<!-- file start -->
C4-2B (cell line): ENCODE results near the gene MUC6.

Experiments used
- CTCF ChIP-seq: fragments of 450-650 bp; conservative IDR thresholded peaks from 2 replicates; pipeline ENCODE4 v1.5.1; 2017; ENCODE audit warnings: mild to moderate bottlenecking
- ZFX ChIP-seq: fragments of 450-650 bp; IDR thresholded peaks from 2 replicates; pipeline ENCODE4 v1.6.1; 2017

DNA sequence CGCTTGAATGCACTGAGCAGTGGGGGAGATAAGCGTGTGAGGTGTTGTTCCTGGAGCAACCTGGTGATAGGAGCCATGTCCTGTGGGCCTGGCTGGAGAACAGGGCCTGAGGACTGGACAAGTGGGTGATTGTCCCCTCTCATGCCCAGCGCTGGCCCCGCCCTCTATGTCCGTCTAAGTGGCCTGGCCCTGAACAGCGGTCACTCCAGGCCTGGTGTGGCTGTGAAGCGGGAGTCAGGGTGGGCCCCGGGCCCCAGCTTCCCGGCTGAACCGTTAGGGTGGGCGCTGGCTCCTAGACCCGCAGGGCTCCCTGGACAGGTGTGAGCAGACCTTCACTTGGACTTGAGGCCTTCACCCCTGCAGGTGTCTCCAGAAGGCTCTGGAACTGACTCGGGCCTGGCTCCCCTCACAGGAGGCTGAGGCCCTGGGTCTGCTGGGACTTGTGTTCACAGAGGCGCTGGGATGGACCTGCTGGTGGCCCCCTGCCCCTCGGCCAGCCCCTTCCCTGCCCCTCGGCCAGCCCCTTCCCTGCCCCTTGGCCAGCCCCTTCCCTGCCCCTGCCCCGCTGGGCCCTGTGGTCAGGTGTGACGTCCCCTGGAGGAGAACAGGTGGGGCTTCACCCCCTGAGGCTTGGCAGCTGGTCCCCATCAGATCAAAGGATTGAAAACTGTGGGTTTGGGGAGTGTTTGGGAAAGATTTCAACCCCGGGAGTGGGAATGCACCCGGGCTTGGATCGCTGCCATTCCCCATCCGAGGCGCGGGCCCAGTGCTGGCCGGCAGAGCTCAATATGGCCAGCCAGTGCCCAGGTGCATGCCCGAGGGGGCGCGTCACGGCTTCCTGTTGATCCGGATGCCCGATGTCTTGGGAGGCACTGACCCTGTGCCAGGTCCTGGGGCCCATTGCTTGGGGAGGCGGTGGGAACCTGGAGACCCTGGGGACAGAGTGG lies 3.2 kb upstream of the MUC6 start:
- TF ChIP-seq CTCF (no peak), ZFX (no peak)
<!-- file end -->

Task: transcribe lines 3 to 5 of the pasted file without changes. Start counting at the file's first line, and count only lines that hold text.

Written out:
- CTCF ChIP-seq: fragments of 450-650 bp; conservative IDR thresholded peaks from 2 replicates; pipeline ENCODE4 v1.5.1; 2017; ENCODE audit warnings: mild to moderate bottlenecking
- ZFX ChIP-seq: fragments of 450-650 bp; IDR thresholded peaks from 2 replicates; pipeline ENCODE4 v1.6.1; 2017

DNA sequence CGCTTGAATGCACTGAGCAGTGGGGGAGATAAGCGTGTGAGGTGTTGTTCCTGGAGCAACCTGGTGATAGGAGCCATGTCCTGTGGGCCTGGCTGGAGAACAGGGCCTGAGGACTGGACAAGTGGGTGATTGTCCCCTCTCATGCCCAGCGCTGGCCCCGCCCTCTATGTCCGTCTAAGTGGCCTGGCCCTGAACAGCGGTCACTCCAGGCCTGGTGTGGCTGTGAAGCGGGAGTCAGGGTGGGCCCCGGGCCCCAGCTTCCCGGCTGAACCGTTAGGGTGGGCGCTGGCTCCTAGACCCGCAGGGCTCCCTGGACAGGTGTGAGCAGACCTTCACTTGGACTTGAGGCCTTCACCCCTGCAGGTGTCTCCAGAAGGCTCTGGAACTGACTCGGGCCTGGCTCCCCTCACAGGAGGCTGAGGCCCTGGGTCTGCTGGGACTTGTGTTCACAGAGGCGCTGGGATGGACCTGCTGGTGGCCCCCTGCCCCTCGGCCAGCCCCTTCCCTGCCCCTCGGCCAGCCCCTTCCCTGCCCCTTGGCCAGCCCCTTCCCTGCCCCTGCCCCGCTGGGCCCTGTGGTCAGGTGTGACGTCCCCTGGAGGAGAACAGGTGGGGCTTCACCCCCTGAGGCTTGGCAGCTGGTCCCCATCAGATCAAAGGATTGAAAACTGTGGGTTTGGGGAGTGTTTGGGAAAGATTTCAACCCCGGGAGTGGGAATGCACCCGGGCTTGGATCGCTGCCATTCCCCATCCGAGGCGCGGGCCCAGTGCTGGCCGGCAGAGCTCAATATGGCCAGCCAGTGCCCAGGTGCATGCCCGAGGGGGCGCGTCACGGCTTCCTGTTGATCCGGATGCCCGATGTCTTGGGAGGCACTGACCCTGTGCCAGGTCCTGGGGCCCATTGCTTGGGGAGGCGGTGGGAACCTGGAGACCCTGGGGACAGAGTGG lies 3.2 kb upstream of the MUC6 start: